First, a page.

We Could Use A Liddell Perseverance

By Bob Hiller

My good buddy, Rev. Eric Eichinger, has written a wonderful book on Olympic runner and missionary Eric Liddell. I’m honored to have him contribute this piece on the Jagged Word. Check out his book here!~Bob

By Eric Eichinger —

Truth be told, occasionally I find myself not wanting to walk through my own house. I sometimes hide because I don’t always want to be seen by any of the other four family members with whom I live. To be seen means instantaneously being requested to perform some act of service that I must do—immediately. Empty the dishwasher, clean up the counter, sweep the floor, get the trash, wipe up the spill, clean up after the dog, find the missing shoe, fix the broken toy, bring food to a “hangry” soul, you feel me? None of these tiny asks of a Christian husband/father are deal breakers. They are merely the mundane acts of serving thy neighbor, which, frankly speaking, wreck the ecstasy of rare contentment I had previously been enjoying in peaceful thought, rest, or entertainment. I admit with whimpering that switching from “off mode” to “on” feels like… suffering.

In these pathetic moments of “perseverance” of Christian duty, I embarrassingly reflect on one of my heroes, Eric Liddell. On July 19, 1924, Eric Liddell was on top of the world. He had everything going for him: an Olympic gold medal in his pocket, the adoration of his nation, a college degree, and all the lucrative and romantic possibilities afforded with fame from his running success. The story of his legendary race―and the one he didn’t run―was told in the popular movie classic Chariots of Fire. Yet he sacrificially turned his back on all of it for mission work in the obscurity of China. He would in time know perseverant faith through suffering like few others…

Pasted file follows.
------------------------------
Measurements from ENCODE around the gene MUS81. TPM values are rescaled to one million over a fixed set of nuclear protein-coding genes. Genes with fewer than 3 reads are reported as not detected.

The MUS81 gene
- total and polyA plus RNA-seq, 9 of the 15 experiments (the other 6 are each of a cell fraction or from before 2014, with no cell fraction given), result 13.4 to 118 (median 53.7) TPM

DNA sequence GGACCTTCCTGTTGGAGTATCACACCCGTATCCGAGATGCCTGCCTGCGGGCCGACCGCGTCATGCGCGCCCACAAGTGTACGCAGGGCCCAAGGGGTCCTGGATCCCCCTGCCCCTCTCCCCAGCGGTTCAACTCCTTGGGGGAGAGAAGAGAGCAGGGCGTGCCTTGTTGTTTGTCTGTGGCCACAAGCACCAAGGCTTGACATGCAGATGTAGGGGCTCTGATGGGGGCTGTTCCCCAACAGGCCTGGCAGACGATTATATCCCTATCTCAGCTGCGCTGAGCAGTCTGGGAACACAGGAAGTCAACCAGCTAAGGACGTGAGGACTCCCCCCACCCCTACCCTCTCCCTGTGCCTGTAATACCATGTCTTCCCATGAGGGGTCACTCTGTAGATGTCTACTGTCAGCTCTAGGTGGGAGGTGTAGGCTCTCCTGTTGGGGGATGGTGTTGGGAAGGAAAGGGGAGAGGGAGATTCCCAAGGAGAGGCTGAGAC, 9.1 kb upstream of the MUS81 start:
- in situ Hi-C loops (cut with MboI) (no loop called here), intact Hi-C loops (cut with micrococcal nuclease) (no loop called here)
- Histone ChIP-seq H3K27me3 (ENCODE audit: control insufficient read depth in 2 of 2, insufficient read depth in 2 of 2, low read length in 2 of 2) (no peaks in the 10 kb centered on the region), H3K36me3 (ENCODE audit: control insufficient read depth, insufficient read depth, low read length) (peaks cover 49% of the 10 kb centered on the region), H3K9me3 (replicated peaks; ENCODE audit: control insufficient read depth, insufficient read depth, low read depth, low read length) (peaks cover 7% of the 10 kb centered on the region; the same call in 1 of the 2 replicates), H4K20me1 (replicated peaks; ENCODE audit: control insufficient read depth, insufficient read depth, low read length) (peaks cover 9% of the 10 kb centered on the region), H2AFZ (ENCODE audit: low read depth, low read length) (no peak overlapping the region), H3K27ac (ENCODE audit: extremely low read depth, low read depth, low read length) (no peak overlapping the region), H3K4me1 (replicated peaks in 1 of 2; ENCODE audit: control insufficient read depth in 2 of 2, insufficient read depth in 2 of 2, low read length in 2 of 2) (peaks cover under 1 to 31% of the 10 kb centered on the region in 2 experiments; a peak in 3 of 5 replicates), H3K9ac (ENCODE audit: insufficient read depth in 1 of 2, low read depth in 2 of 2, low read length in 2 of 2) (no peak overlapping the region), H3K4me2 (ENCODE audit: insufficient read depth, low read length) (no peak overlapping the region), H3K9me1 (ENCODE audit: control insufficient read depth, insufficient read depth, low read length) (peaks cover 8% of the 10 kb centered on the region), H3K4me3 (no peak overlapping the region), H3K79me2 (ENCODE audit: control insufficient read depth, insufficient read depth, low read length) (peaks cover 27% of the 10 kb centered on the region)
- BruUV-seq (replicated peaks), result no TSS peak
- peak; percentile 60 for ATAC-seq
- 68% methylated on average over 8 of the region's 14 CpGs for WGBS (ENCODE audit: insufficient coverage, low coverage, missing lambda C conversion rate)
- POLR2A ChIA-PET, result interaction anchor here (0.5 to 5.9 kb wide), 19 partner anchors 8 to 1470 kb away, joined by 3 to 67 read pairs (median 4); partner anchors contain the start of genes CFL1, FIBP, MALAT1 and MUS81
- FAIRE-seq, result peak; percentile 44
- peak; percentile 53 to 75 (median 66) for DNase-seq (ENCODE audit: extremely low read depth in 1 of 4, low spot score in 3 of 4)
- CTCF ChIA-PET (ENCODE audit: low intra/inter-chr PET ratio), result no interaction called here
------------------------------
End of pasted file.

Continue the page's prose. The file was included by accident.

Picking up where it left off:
What most of us don’t know is what became of Eric Liddell in the years after the credits rolled. As the storm clouds of World War II rolled in, Eric had already made decisions in his life that gave him the resilience to stand tall while others fell into despair. His strength of character led him to choose an uncertain future in China during World War II in order to continue helping the Chinese. He lived purposefully even as his world crumbled and he experienced the horror and deprivations of a Japanese internment camp.

As Eric Liddell’s life developed in the mission field, so did WWII. Ultimately, Liddell ended up in a Japanese internment camp in occupied China, separated from his wife and three children. He suffered incalculable misery apart from them in a crowded prison camp with meager food rations, poor sanitation, and inclement weather. He would have sacrificed about anything to walk through his own house in the presence of his loved ones and joyfully serve them.